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Public editor: My New Year’s resolution: No more cryptic corrections

One of my New Year's resolutions is to issue corrections that are more clear to the reader about what information was wrong and a little less cryptic than some previous ones have been.

In my column on the number of corrections The Globe prints each month (about 50 to 60) either for the newspaper, online, or both, I said that all print corrections would now be on Page 2 of the news section rather than distributed in the sections where the error occurred.

This is in the interest of greater transparency, to make it clearer for readers to see exactly what went wrong.

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In the spirit of that transparency, I received a clever letter from a reader: "Your corrections usually say something along the following line: 'Scientists have discovered a new form of ice worm 500 meters below the surface of the Greenland ice cap. Incorrect information appeared in an article on page A10 on May 13, 2012.' Now the trouble is that when this appears, my copy of the May 13, 2012, paper more often than not has gone down the recycling chute or to the bottom of the bird cage. Not having a photographic memory, I then don't know what the article reported incorrectly. Was the creature not an ice worm, or was it discovered at 300 meters, or was it discovered in Antarctica? I then spend a sleepless night worrying which one, or two or all of the possibilities was incorrectly reported. This is very frustrating especially in matters of more concern than ice worms.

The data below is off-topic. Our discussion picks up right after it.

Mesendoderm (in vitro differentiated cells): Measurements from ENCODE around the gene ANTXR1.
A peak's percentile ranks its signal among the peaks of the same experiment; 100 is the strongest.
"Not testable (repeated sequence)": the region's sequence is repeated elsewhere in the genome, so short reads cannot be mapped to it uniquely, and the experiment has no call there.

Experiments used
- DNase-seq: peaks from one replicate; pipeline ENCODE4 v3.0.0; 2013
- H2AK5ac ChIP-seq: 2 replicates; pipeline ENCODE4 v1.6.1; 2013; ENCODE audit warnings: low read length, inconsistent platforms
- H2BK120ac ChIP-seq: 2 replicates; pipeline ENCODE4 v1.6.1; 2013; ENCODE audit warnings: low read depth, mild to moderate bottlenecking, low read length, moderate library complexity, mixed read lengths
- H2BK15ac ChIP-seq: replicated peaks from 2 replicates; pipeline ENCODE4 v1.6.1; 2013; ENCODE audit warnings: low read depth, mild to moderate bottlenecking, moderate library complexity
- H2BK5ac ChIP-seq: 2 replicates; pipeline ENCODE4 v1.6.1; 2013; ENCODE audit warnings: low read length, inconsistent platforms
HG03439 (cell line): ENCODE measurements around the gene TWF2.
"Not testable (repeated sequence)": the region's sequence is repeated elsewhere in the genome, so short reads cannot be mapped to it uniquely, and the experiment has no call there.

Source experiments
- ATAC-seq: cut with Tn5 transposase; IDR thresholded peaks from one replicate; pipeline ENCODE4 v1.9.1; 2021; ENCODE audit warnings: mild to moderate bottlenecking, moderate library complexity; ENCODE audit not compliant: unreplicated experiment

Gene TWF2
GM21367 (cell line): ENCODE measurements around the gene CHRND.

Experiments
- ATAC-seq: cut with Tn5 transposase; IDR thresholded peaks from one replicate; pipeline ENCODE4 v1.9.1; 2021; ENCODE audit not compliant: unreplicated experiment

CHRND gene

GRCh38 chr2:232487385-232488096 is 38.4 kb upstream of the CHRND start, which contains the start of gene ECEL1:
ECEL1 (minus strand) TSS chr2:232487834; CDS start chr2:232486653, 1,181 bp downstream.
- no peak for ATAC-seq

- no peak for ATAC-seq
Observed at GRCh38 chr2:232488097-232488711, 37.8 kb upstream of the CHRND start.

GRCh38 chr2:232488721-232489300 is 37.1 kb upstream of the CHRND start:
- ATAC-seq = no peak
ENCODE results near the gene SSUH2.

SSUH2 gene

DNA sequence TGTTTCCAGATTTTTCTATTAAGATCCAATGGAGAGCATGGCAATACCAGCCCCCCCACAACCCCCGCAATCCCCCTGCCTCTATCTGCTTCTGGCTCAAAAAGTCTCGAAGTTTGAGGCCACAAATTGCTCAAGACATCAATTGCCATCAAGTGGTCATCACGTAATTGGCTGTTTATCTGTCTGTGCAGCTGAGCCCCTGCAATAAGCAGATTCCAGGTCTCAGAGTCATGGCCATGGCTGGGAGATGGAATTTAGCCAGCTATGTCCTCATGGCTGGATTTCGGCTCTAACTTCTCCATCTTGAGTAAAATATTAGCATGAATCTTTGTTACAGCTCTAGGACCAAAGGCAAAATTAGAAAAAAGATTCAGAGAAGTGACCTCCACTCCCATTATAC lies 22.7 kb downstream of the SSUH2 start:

"I am sure I am not the only one bothered by this. I know it would take the courage of humility (not humiliation) but I think it would be significantly more satisfying to your readers if you instituted a policy of simply saying in your corrections section 'this is what we said and this is what we should have said.'"

This reader is absolutely right that there are times when you really don't know what a correction is correcting. And humility is a good thing for everyone in the media to embrace.

So the New Year's resolution is to be more transparent, to better explain what went wrong so that you don't have to go fishing in your recycling box to figure it out.

Happy New Year to you.

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About the Author
Public Editor

Sylvia Stead has been a reporter and editor at the Globe since 1975, after graduating from the University of Western Ontario in Journalism with a minor in Political Science. She won the Board of Governors Award there in 1974. As a reporter, Sylvia covered courts, education and Queen's Park. More


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